Susan Anderson was born January 29, 1870 in Monroeville, Indiana and her brother John was born two years later in 1872. The family later migrated to Wichita, Kansas where Susan graduated from high school in 1891 after having taught grammar school from 1885 to 1887 (her father wanted her to delay high school so she could attend with her brother).
At the age of five and living in Indiana, Susan wanted to grow up and be a telegraph operator. However, her father W.H. Anderson “had his heart set on me being a doctor,” Susan later reminisced. She was admitted to the University of Michigan School of Medicine, one of the few schools at the time which admitted women, in 1893 and graduated in 1897.
According to The Magnificent Mountain Women: Adventures in the Colorado Rockies (MMW), “[I]n addition to taking the standard courses, Susan did some special work in pathology and studied a new course, bacteriology. She had no instruction in pediatrics or psychiatry, since none was offered, and her practical training did not include contact with patients.” Her graduating class of sixty-four had thirteen females, at a time when the acceptance of female doctors was beginning to rise with the end of the Victorian era and the transition to a new century.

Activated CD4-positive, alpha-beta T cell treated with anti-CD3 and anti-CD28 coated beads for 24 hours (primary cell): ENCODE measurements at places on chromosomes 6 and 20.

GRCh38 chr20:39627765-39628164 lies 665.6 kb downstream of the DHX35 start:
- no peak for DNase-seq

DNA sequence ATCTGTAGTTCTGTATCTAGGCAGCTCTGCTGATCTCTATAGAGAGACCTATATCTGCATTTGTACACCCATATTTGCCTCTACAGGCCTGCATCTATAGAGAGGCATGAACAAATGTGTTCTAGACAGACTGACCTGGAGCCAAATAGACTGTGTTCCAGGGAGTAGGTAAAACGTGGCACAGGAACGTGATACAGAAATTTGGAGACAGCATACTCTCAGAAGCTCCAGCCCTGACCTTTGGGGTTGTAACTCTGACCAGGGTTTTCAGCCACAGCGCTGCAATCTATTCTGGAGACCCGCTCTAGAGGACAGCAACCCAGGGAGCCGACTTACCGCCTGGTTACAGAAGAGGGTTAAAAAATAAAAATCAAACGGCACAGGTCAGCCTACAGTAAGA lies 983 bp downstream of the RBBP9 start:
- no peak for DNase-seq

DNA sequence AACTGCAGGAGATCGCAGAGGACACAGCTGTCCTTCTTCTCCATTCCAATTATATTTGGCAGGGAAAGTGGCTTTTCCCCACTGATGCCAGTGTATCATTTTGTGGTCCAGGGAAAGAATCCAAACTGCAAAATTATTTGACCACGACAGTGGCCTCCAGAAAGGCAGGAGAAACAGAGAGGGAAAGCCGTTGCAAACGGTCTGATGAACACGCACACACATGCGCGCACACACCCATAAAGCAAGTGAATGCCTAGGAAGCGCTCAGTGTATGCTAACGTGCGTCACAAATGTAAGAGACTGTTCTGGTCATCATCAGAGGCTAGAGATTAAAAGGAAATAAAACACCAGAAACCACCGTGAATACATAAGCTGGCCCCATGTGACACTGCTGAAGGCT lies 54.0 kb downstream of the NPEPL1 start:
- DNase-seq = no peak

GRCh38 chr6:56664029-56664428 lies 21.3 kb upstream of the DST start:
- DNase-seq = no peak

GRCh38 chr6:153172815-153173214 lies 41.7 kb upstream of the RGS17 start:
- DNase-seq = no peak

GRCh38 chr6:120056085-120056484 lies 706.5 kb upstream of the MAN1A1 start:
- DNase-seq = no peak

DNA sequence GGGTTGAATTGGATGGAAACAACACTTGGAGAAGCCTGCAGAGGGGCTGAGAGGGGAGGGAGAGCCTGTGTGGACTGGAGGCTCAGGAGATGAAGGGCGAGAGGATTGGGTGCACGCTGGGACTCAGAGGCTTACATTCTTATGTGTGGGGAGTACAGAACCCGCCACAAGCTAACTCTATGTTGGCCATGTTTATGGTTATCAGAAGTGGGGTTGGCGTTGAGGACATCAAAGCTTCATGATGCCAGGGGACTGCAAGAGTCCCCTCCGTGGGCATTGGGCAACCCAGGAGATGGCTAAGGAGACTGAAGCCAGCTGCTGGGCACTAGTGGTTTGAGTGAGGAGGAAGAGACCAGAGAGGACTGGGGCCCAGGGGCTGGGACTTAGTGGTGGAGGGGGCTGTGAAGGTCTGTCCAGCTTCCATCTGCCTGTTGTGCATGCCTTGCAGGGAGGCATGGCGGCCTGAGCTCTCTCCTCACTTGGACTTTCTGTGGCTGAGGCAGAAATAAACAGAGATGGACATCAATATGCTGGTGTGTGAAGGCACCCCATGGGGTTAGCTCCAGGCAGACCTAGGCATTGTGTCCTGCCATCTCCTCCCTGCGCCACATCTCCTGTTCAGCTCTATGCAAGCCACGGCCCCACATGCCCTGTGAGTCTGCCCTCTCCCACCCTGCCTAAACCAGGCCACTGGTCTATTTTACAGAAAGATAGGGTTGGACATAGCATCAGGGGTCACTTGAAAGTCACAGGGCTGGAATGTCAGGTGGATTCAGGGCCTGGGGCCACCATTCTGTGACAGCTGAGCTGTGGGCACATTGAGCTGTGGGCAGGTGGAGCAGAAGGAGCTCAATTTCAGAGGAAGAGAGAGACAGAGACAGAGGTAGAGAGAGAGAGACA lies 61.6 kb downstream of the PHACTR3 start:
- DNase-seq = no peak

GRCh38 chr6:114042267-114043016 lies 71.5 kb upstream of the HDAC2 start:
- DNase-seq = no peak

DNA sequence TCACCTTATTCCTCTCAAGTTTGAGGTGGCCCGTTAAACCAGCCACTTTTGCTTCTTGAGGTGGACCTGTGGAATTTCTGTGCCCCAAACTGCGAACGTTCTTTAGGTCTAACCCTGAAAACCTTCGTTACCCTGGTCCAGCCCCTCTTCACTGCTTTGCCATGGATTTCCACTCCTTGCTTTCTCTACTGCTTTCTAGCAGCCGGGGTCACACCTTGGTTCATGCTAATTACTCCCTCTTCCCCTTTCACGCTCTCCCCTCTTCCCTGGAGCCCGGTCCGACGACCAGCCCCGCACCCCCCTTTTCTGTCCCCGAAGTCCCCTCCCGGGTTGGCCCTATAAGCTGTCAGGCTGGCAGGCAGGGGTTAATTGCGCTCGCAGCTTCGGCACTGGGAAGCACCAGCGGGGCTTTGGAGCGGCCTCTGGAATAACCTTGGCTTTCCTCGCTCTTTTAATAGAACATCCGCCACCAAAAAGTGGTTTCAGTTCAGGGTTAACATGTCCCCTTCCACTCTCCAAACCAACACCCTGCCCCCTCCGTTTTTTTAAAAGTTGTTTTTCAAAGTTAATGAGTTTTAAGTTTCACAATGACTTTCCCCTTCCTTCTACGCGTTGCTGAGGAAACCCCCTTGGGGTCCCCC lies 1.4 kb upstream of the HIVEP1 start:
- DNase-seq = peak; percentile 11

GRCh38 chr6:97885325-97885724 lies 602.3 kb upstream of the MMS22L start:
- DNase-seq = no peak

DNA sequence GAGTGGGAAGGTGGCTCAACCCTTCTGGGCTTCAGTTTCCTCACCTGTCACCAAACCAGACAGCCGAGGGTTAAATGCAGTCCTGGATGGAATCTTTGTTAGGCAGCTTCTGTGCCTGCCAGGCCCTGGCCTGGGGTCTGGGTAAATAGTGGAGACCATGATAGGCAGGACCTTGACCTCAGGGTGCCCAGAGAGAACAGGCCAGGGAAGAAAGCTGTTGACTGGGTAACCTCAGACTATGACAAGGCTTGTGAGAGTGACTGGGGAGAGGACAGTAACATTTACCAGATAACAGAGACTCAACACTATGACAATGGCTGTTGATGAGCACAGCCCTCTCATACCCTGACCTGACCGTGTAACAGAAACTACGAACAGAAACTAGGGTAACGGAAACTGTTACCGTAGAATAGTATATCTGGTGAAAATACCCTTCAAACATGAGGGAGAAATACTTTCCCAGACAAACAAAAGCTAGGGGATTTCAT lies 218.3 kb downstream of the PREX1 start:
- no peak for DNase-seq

After graduation she traveled to Cripple Creek, Colorado to join her father and brother who had migrated there after the discovery of gold. She began her practice of medicine in the rambunctious boomtown, later pointing out that she was accepted by the miners “with surprising gentleness”. However, her father was disapproving, insisting that Cripple Creek was no place for a lady, so after three years she acquiesced and left.
Susan moved to Denver and surprisingly found a dislike for female doctors. Traveling further north to Greeley, she encountered the same sentiment. She resorted to working as a nurse, although she wasn’t trained to do so. Discouragement overwhelmed her and she later diagnosed herself with tuberculosis. The summer before she had taken a trip to the mountains west of Denver and she remembered the crispness of the air and how green and beautiful it was. She determined to move to Fraser, which had been established in 1904 in anticipation of the Moffat Railroad coming through – “she made up her mind to move to Fraser, to die or be cured.”